However, the growth rate of cash remained at approximately 20%-30% (the
elasticities were 0.194 and 0.313) of the growth rate of the non-cash
money supply.

This result implies that the division between cash and non-cash
money was effective to a certain degree. The cash money supply increased
as the non-cash money supply increased, but the cash money increases
lagged behind the non-cash money increases. It is not surprising that
the division was largely effective because the institutional and legal
restrictions on cash and non-cash money were generally functional.
However, whether this lack of a direct relation between cash and
non-cash money was beneficial to monetary management is another matter.
The division between cash and non-cash money may have distorted or
concealed information potentially useful for monetary management. The
result also confirmed that cash issuance was not a major financial
source of Gosbank’s loans; cash money grew slower than the balance
sheet totals and the liabilities to the economy. What, then, was the
main source of the bank loans? The next section analyzes this question.

SOURCE OF GOSBANK’S LOANS

A historical review of Gosbank’s financial sources

To identify the major financial sources of Gosbank’s loans, we
calculated the contribution ratios of the financial sources to the
increases in Gosbank’s net credits to the economy ([DELTA]NCE) from
equation 2:

[MATHEMATICAL EXPRESSION NOT REPRODUCIBLE IN ASCII]. (4)

where the notations are the same as those in equation 2.

The lower and middle panels of Figure 3 show the results. For
reference purposes, the upper panel of Figure 3 shows the ratios of the
changes in the net and gross credits to the economy ([DELTA]NCE and
[DELTA]CE) to PNI. Note the following three points: first, the years
1938, 1939, 1941, 1942, 1950, 1953, 1954, and 1986 were unusual years
during which the NCE decreased, as the upper panel of Figure 3 shows.
During these years, the items that decreased with the NCE showed
positive contribution ratios. Second, there were some extremely large
contribution ratios, mostly because the corresponding [DELTA]NCE was too
small; the contribution ratios of [DELTA]NLG were 791%, 205%, 1757%,
464%, 230%, 215%, 798%, 332%, and -272% for 1932, 1938, 1939, 1941,
1942, 1946, 1947, 1986, and 1987, respectively. The contribution ratios
of CAS were 923%,-1561%,-288%, 1818%, and-753% for 1932, 1939, 1941,
1943, and 1947, respectively. The middle panel of Figure 3 does not
fully show the magnitude of these ratios; the charts were cut off at
+200% and -200%. Third, net foreign liabilities include the credits to
foreign governments, here (NFL-CFG). The CFG were included in foreign
assets until 1957, after which the CFG became a separate balance item in
1958. The CFG mainly consisted of the Soviet Union’s claims on the
socialist countries, which largely corresponded to the accumulated
imbalances of the barter trade within the socialist international
economic organization CMEA (see Zverev, 1990, pp. 89, 174-175). The
foreign governments were unlikely to repay them in kind, not to mention
in foreign currency, which may be why the CFG were excluded from the
foreign assets item in Gosbank’s balance sheets. Nevertheless, the
CFG were Gosbank’s assets and therefore competed with rather than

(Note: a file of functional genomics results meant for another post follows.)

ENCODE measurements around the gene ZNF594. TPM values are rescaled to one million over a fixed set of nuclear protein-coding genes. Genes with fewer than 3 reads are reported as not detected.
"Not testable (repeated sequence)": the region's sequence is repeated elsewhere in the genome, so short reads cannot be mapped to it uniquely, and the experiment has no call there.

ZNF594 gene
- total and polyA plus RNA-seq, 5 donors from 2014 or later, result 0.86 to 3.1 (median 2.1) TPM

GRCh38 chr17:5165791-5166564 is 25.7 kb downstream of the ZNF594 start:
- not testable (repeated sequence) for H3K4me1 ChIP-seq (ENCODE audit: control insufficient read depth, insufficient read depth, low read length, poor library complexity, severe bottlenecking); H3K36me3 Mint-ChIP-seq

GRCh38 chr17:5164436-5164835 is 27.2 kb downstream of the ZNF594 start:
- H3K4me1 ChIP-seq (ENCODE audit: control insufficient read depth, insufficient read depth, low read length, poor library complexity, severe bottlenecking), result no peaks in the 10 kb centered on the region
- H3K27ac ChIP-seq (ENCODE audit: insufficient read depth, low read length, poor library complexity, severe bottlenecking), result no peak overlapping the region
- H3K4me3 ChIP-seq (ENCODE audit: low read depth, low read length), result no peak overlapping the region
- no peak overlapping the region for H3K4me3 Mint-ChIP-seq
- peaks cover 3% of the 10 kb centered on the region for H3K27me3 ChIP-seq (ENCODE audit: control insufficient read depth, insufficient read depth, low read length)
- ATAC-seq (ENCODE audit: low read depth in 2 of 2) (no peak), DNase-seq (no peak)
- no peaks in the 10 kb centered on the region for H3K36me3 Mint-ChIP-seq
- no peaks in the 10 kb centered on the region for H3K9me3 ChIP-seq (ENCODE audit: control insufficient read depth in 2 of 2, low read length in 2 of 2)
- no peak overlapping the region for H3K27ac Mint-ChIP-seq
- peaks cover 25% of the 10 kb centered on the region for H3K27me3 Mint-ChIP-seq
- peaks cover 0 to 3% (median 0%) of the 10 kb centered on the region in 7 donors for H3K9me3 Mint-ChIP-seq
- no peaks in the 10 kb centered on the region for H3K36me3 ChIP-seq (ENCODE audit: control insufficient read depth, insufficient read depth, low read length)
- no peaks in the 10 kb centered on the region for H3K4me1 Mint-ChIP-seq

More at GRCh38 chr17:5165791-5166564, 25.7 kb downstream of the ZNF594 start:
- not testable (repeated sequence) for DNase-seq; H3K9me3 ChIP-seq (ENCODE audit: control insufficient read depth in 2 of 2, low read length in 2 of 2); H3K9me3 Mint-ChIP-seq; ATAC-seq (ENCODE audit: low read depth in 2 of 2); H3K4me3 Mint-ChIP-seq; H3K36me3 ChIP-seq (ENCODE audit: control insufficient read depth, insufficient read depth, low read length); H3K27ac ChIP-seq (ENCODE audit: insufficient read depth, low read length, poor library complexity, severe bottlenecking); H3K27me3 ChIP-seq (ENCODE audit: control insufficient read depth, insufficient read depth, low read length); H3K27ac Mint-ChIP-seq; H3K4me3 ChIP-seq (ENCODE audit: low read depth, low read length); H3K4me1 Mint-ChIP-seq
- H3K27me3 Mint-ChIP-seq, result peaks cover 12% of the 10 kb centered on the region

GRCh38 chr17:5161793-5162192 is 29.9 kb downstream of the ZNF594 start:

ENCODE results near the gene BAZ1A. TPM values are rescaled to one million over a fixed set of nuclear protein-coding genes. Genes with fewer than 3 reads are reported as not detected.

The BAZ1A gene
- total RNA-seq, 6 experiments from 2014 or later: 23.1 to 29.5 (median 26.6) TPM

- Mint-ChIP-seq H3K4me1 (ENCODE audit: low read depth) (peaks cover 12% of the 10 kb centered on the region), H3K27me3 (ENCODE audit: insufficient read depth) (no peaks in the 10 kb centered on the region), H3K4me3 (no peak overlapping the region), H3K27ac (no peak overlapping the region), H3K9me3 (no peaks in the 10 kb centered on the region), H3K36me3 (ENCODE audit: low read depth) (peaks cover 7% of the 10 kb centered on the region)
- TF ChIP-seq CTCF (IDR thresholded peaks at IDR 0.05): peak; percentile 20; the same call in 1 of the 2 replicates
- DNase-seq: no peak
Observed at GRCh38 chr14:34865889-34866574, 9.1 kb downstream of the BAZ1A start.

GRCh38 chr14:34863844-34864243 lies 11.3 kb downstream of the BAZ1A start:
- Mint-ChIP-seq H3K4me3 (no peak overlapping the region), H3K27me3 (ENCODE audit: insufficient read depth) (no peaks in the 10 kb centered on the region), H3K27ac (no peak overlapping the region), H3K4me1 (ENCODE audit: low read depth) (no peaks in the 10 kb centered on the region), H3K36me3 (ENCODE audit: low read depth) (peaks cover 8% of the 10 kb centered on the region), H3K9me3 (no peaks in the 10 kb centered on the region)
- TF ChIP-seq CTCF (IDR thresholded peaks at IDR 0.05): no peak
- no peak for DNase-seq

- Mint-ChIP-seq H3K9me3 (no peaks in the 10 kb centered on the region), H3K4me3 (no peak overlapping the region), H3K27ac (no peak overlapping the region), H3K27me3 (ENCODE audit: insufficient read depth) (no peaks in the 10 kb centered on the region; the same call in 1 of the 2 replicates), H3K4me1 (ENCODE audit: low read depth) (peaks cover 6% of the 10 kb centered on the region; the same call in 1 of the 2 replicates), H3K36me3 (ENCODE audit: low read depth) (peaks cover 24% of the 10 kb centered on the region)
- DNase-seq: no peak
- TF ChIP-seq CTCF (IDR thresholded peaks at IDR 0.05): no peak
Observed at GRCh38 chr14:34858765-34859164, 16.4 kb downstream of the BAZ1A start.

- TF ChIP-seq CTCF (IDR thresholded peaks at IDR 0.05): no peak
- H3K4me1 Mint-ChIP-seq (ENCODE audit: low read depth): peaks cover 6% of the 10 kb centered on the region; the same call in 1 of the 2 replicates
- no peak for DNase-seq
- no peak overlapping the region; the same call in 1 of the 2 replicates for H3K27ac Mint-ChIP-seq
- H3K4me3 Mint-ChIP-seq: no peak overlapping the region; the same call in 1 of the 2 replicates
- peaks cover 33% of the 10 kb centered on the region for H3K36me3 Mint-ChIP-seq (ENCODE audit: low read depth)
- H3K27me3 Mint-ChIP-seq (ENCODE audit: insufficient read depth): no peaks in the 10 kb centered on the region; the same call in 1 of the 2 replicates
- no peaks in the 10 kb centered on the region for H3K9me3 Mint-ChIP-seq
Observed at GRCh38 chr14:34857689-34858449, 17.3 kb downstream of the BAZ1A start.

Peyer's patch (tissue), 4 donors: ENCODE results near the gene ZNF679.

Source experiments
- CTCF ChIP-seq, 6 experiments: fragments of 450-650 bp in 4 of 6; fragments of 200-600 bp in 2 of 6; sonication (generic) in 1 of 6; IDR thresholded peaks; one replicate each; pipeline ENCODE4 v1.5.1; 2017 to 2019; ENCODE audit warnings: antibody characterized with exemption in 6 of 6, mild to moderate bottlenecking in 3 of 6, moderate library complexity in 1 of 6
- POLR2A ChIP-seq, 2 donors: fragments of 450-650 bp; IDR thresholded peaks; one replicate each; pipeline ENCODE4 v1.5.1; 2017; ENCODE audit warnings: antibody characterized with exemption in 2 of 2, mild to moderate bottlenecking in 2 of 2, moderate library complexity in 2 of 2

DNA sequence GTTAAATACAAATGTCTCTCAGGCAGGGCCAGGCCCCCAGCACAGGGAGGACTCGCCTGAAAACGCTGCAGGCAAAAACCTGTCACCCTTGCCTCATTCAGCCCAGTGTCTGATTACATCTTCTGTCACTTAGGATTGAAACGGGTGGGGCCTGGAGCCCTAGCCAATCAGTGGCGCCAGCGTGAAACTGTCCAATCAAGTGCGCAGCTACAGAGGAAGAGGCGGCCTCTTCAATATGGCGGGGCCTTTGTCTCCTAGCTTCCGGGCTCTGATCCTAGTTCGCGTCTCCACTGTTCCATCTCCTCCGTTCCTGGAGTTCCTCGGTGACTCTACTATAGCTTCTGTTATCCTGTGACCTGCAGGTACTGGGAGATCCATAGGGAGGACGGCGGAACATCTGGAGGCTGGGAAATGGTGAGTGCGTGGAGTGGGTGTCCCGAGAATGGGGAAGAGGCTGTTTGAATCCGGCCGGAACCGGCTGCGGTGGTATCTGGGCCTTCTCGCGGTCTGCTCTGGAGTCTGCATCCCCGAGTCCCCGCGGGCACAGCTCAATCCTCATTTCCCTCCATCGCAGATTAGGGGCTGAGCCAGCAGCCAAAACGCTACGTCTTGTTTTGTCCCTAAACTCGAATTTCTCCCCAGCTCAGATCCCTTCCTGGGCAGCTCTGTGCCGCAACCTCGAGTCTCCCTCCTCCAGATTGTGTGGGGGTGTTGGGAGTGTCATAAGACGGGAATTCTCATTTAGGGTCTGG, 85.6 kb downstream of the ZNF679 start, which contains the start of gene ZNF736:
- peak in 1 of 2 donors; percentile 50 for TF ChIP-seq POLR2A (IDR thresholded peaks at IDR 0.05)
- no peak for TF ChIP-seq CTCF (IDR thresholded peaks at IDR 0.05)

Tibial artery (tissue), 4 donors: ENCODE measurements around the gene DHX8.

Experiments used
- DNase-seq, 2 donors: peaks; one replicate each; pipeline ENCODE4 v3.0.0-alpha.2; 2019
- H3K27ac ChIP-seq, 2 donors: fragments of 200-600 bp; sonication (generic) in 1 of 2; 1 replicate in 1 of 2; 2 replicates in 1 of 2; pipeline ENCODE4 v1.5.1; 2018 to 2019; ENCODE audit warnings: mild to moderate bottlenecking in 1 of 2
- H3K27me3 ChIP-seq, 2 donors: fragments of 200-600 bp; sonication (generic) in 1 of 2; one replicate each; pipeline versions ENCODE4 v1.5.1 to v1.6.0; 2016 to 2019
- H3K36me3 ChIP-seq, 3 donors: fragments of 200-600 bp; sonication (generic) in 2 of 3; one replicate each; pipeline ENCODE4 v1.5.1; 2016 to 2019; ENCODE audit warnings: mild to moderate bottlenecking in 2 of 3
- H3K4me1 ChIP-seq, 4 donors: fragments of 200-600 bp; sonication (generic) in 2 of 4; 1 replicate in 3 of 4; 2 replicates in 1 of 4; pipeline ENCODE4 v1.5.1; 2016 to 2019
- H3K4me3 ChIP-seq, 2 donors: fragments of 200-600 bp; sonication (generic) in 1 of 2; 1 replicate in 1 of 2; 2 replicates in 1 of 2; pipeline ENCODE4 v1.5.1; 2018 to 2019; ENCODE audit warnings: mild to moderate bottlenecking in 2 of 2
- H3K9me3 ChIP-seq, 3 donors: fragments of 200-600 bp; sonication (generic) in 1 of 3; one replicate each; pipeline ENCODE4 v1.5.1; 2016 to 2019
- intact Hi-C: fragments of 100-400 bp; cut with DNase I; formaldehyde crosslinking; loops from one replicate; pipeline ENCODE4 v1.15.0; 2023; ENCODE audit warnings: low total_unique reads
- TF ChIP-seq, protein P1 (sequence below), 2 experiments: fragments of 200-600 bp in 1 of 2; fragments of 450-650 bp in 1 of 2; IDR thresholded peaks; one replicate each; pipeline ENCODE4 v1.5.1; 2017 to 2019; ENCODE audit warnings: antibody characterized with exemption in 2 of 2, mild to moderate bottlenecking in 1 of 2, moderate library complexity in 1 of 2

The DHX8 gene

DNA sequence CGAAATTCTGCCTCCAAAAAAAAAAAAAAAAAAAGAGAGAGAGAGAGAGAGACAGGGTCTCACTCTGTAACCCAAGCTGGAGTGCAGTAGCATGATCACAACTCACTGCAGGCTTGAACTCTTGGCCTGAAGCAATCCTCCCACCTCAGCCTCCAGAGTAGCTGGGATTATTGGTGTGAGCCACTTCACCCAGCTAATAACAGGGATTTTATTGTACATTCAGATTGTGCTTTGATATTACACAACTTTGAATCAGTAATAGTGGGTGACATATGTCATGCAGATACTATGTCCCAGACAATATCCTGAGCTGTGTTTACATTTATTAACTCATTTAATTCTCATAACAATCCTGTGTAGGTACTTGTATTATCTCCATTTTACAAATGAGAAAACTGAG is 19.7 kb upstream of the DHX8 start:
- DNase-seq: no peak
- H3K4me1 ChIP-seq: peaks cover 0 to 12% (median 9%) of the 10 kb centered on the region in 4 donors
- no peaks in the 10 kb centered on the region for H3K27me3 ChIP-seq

contributing to the NCE. Moreover, Gosbank’s net foreign positions
excluding the CFG were small; their contribution ratios are almost
invisible in Figure 3 (see also Figure 2).

[FIGURE 3 OMITTED]

Figure 3 indicates that the contribution of the cash issuance to
the increases in Gosbank’s credits to the economy was large from
the 1920s to the end of the first Five-Year Plan in 1931. A closer look
at the period of the first Five-Year Plan, however, reveals that the net
credits to the economy increased not particularly rapidly during the
period. After the 1930/32 credit reform, the situation seemed to change:
the cash issuance contributed less and the net liabilities to the
government (NLG) contributed more. This tendency was obscured by the
war; during the period from 1939 to 1945, NCE were often decreased.
After the 1947 currency reform, it became clear that NLG were the main
financial source of Gosbank’s loans to the economy.

From 1947 to 1960, the contribution of NLG was dominant; the
contribution of CAS was negligible in most years and even negative in
some years during the period. From the 1961currency re-denomination, CAS
contributed more than in the period from 1947 to 1960. The pattern
changed noticeably in 1965. Instead of NLG, the household deposits (HDP)
became the dominant source of Gosbank’s loan supply to the economy.
The contribution ratio of NLG became small or even negative in some
years after 1965. The negative contribution ratio of NLG means that
Gosbank supplied funds net to the government. Note that 1986 was another
exceptional year during which both the NCE and the NLG decreased. Cash
emissions contributed to Gosbank’s loan supply to a greater extent
after 1965 compared with the period from 1947 to 1960. However, Figure 3
clearly shows that the household deposits were the main contributors to
Gosbank’s loan supply after 1965.

The lower panel of Figure 3 shows that the net foreign liabilities
(NFL) contributed little or negatively to the NCE after 1960. Gosbank
recorded increases not in the net foreign liabilities, but in the net
foreign assets in most of the years after 1960 (Figure 2). In the latter
half of the 1970s and after, the credits to foreign governments absorbed
Gosbank’s financial resources to a significant degree; Gosbank
needed the financial resources to cover the demands for credits not only
from the domestic economy but also from foreign governments.

The above findings can be summarized as follows. The 1930/32 credit